Deprecating IE6 and IE7 support in Twitter for Websites (TFW)

By Ben Ward
Thursday, 18 April 2013

When the Tweet button was introduced in 2010, Microsoft’s Internet Explorer 6 was our baseline. Now, most users have upgraded and we see IE6 usage dwindled. On May 13th 2013, we’re going to prune our support for that browser and its successor, IE7.

Every day, the conversations of the whole world are communicated through Twitter. Twitter for Websites (TFW) exists to make it easy for developers and publishers to take that discourse to people far beyond Twitter itself, through your articles and applications. Enabling Tweets to reach every person is a value that drives our team’s work.

At the same time, the web does not stand still. New browser technology allows us to write simpler, faster, smaller code. Old technologies fade into obsolescence.

Here’s how the TFW widgets-js library will function, as of May 13th:

  • The Tweet button, Follow button, embedded Tweets and timelines will cease to be initialized in IE6. The script will detect the unsupported browser and silently exit. The content from the embed codes will remain in place.
  • Factory functions for the creation of widgets will be defined, but will return false to any callback provided in IE6.
  • Web Intents Events, the framework allowing developers to respond to user interactions with the widgets, will no longer be supported in IE6 and IE7. Both of these browsers required heavy shims to pass messages. We’re going to remove that to make the library smaller and the events implementation more reliable.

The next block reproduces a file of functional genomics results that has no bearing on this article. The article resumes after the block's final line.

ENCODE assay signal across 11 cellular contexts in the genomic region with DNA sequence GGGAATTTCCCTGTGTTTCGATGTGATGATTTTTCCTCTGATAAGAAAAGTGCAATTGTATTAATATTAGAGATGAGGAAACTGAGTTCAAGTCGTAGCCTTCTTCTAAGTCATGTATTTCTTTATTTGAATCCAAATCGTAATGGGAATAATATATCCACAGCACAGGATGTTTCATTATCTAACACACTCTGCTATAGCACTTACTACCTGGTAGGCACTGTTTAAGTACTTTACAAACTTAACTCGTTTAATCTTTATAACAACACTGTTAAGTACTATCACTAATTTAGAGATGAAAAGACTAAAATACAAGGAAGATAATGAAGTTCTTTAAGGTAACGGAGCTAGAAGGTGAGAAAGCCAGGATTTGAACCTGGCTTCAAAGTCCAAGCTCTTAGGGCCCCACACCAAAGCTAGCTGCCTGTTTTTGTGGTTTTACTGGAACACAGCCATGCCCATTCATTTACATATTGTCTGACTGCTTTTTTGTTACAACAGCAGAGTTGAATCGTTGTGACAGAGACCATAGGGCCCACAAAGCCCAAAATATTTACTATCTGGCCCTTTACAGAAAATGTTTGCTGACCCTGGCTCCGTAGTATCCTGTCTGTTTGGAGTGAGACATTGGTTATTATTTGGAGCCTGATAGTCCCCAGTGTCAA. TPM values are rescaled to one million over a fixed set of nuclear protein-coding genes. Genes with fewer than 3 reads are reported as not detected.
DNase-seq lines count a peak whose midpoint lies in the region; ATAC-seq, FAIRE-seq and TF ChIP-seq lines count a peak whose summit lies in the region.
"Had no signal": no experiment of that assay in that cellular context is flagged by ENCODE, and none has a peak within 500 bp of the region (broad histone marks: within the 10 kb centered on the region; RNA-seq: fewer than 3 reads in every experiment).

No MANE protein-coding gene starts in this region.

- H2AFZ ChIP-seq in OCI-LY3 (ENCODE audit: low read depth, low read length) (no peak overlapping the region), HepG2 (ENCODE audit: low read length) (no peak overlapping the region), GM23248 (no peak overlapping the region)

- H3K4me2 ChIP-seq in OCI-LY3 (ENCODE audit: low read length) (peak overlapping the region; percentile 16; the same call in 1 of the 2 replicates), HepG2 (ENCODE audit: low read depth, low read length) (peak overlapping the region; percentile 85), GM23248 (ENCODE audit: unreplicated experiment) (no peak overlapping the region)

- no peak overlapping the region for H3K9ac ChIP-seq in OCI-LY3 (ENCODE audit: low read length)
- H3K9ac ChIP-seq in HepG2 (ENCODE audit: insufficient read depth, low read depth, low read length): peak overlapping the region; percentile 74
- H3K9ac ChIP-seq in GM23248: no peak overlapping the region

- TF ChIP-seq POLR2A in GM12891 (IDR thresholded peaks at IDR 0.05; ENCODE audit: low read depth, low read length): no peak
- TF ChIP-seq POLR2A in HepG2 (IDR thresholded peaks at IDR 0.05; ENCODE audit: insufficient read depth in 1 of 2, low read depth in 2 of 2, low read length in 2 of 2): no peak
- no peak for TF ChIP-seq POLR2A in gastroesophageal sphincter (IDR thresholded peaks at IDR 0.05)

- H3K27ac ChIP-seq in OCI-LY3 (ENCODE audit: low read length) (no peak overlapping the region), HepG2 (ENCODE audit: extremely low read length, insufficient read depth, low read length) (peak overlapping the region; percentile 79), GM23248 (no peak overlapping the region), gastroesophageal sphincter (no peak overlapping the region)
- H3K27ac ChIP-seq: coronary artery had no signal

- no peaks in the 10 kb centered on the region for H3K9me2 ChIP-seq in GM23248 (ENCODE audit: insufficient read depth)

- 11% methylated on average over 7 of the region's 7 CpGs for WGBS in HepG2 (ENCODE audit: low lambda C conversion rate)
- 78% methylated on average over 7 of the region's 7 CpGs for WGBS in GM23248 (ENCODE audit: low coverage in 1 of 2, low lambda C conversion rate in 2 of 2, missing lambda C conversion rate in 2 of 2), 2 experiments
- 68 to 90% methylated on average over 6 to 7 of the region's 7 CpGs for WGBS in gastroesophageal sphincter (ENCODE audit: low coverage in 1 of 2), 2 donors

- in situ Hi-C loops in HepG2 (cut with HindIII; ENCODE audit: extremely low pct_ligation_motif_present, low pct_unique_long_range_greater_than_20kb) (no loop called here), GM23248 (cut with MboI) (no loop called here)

Widgets will still be rendered in IE7 for the time being, but that browser now has limited support; future features may not be implemented. We will provide a basic user experience where it simplifies our code, or makes widgets-js a smaller, faster download for most users.

Because of the progressively enhanced way our widgets are implemented, this will not be an ugly break. The embed codes in your pages will continue to provide functionality to all users. “Tweet” links will share your page, “Follow” links point to users’ profiles, embeddable timeline codes link old browsers to the equivalent timeline on the Twitter website. Embeddable Tweet codes already include the text and attribution for Tweets in raw HTML, so quotes are always present in your article, in any environment.

Please let us know in the forums if you are concerned by these changes, or if there are ways we can further ease these periodic transitions.